Airlines including United Airlines Holdings said they were cancelling some flights to China as demand fell sharply and global companies told their employees not to travel on deepening fears over the spread of a flu-like virus.
The coronavirus that originated in the city of Wuhan has killed 132 people in China as of Wednesday and spread across the world, rattling financial markets.
The United States warned that Americans should reconsider visiting China, while Britain advised against all but essential travel to mainland China. South Korea also advised its citizens to stay away.
Facebook became the first major US company to announce a travel suspension after the US government’s warning, saying it had asked employees to halt non-essential travel to mainland China and to work from home if they had travelled there.
Chicago-based United said it was suspending 24 US flights to Beijing, Hong Kong, and Shanghai between February 1 and February 8 due to a significant drop in demand.
Europe’s biggest bank, HSBC Holdings, banned all staff travel to Chinese-ruled Hong Kong for two weeks and to mainland China until further notice, according to an internal memo seen by Reuters.
The British-based lender, which has the largest presence among foreign banks in China, also asked staff who have recently visited the country to undergo a self-imposed 14-day quarantine. The virus has an incubation period of up to 14 days.
US rival Goldman Sachs Group imposed similar measures, according to a memo seen by Reuters news agency.
In South Korea, home appliances maker LG Electronics put a complete ban on travel to China and has advised employees on business trips in the country to return home as quickly as possible, a company spokeswoman said.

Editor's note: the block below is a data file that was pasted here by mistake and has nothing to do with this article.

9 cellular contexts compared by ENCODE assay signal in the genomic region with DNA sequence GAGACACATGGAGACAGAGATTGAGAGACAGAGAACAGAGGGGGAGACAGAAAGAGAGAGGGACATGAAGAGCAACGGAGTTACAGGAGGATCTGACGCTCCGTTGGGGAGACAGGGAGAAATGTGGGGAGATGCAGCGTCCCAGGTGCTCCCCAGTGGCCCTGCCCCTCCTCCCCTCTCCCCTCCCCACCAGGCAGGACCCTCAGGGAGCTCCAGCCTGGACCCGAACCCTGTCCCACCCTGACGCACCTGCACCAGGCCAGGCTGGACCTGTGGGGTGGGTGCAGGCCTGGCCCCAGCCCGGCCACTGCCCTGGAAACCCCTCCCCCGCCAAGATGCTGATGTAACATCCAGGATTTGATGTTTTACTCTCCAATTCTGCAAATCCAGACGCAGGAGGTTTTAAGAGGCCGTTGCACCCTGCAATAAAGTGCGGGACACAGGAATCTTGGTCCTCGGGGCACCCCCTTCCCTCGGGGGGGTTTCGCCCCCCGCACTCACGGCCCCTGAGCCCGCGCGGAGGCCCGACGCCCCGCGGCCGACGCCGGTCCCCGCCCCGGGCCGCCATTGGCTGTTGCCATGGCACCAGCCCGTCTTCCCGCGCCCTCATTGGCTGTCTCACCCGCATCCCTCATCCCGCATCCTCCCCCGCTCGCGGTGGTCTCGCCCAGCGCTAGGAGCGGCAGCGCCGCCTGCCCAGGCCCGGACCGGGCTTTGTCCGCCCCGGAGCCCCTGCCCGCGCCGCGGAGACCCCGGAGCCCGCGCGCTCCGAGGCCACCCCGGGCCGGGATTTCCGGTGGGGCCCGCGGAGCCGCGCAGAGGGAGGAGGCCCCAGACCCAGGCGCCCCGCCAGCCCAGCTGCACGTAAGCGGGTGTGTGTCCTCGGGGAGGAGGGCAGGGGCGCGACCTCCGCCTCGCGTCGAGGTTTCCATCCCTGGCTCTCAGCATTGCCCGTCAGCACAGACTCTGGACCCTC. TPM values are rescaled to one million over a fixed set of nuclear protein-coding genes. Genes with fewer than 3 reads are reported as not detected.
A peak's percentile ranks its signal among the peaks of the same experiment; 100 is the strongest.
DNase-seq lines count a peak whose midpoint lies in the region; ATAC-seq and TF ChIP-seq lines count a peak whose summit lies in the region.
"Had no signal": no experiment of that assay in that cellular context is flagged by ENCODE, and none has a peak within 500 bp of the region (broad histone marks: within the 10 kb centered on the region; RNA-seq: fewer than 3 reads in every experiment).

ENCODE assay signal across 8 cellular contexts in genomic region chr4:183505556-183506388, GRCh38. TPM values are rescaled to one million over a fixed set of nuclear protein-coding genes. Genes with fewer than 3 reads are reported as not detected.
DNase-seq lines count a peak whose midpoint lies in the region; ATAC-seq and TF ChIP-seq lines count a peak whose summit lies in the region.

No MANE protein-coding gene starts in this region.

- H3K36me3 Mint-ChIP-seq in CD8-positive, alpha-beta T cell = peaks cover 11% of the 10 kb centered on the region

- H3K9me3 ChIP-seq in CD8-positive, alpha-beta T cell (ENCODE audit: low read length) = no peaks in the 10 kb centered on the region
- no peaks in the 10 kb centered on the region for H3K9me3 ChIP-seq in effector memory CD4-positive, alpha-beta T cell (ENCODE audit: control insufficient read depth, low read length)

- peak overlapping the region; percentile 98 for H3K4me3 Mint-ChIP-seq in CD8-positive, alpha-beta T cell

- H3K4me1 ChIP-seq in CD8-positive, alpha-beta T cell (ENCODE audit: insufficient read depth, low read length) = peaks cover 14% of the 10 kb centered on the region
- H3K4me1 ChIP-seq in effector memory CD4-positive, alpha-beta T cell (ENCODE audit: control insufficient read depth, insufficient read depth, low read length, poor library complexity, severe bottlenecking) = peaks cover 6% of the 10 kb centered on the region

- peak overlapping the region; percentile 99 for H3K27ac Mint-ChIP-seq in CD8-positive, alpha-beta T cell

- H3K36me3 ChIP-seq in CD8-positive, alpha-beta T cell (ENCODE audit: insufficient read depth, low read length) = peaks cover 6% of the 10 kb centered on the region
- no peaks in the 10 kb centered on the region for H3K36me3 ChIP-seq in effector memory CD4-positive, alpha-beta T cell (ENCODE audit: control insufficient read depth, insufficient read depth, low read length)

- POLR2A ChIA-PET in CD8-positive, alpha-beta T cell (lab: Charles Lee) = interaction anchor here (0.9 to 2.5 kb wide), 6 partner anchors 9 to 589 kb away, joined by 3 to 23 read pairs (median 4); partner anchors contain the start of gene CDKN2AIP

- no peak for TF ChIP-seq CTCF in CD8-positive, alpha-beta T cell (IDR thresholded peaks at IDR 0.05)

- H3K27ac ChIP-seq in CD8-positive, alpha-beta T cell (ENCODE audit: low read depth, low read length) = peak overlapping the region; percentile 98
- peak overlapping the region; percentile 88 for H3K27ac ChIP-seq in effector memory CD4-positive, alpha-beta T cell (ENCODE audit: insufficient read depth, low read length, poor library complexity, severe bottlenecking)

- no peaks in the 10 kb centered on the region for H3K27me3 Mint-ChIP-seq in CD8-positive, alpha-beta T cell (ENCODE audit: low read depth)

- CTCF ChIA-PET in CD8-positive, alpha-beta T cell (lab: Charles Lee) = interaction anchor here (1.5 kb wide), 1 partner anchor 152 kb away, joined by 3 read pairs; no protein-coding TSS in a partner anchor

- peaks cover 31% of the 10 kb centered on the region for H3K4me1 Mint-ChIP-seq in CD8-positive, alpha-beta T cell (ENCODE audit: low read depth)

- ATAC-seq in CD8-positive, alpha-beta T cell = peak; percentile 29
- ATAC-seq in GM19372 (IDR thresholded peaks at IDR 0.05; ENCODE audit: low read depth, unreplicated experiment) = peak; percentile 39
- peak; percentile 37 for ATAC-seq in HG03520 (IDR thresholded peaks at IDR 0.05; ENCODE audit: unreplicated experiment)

South Korean chipmaker SK Hynix said it was urging employees to avoid all non-essential travel to China, while banking group Standard Chartered PLC restricted travel to both mainland China and Hong Kong.
In Germany, auto supplier Webasto, which has 11 sites in China, including in Wuhan, has halted all corporate travel to and from China after an employee was infected.
Japan’s Honda Motor said it recommended employees avoid travel to China, while Nissan Motor said it plans to evacuate its Japanese staff and their families in Wuhan via a government-chartered flight.
Falling Travel Demand
Aside from United, other airlines said they were adjusting schedules as companies reassessed the risk of travel to China.
South Korean budget carrier Air Seoul said it will halt all flights to China, while Taiwan’s China Airlines Ltd rescheduled and canceled some flights to China to February 10.
Taiwan’s Eva Airways Corp also said some flights to China may be canceled.
Air Canada said it was cancelling some of its 33 weekly flights to China, and Germany’s Lufthansa pointed to subdued bookings to and from the country.
Hong Kong’s Cathay Pacific Airways Ltd said it would be progressively reducing capacity to and from mainland China by 50 per cent or more from January 30 to the end of March, in line with a government directive as well as market demand.
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